Defines a named constant at runtime.
The name of the constant.
It is possible to define constants with reserved or even invalid names, whose value can (only) be retrieved with constant. However, doing so is not recommended.
The value of the constant. In PHP 5, value must be a scalar value (int, float, string, bool, or null). In PHP 7, array values are also accepted.
While it is possible to define resource constants, it is not recommended and may cause unpredictable behavior.
If set to true, the constant will be defined case-insensitive. The default behavior is case-sensitive; i.e. CONSTANT and Constant represent different values.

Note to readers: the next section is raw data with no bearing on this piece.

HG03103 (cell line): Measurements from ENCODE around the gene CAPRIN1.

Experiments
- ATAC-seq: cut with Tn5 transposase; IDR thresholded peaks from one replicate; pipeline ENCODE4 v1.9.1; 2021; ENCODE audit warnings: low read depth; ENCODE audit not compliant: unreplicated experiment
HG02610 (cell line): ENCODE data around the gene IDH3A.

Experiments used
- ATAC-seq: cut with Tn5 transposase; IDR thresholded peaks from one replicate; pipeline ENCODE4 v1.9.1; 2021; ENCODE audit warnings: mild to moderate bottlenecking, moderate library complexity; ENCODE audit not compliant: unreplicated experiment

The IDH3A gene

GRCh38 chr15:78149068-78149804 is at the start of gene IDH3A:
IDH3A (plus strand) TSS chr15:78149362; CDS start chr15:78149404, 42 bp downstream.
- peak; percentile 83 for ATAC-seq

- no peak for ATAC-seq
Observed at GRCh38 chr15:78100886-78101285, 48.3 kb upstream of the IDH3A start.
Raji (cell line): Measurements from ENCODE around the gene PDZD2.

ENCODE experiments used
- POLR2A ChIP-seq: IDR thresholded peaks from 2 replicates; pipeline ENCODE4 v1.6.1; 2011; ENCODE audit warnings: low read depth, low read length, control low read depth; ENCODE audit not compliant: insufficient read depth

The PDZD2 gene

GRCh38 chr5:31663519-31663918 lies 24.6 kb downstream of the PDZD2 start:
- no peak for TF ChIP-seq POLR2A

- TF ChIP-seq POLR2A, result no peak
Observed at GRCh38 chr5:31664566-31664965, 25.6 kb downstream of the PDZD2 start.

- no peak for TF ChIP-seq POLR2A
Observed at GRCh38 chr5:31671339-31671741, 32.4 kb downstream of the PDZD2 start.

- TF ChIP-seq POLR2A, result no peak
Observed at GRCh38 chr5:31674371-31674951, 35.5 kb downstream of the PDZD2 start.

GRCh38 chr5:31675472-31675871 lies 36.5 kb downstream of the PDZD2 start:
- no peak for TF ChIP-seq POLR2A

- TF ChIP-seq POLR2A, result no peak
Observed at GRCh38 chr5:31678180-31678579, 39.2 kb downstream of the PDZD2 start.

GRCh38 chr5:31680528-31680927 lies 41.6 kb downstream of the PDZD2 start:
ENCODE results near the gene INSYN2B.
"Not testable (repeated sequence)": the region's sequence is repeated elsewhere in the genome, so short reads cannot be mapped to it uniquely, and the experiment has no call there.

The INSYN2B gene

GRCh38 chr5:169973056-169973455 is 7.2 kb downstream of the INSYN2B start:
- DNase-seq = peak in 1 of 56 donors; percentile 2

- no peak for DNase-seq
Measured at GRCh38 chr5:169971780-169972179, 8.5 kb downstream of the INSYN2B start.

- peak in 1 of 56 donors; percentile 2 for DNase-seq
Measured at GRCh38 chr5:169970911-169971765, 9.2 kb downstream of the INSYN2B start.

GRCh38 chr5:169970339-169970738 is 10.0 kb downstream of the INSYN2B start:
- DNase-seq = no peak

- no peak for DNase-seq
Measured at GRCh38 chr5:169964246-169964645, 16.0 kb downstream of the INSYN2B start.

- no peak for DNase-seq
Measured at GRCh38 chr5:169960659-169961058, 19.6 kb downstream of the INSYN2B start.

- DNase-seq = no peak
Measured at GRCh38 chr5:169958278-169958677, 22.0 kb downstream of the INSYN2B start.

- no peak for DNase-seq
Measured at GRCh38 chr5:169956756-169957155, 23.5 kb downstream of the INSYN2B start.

Defining case-insensitive constants is deprecated as of PHP 7.3.0. As of PHP 8.0.0, only false is an acceptable value, passing true will produce a warning.
Case-insensitive constants are stored as lower-case.
Returns true on success or false on failure.
|8.0.0||Passing true to case_insensitive now emits an E_WARNING. Passing false is still allowed.|
|7.3.0||case_insensitive has been deprecated and will be removed in version 8.0.0.|
|7.0.0||array values are allowed.|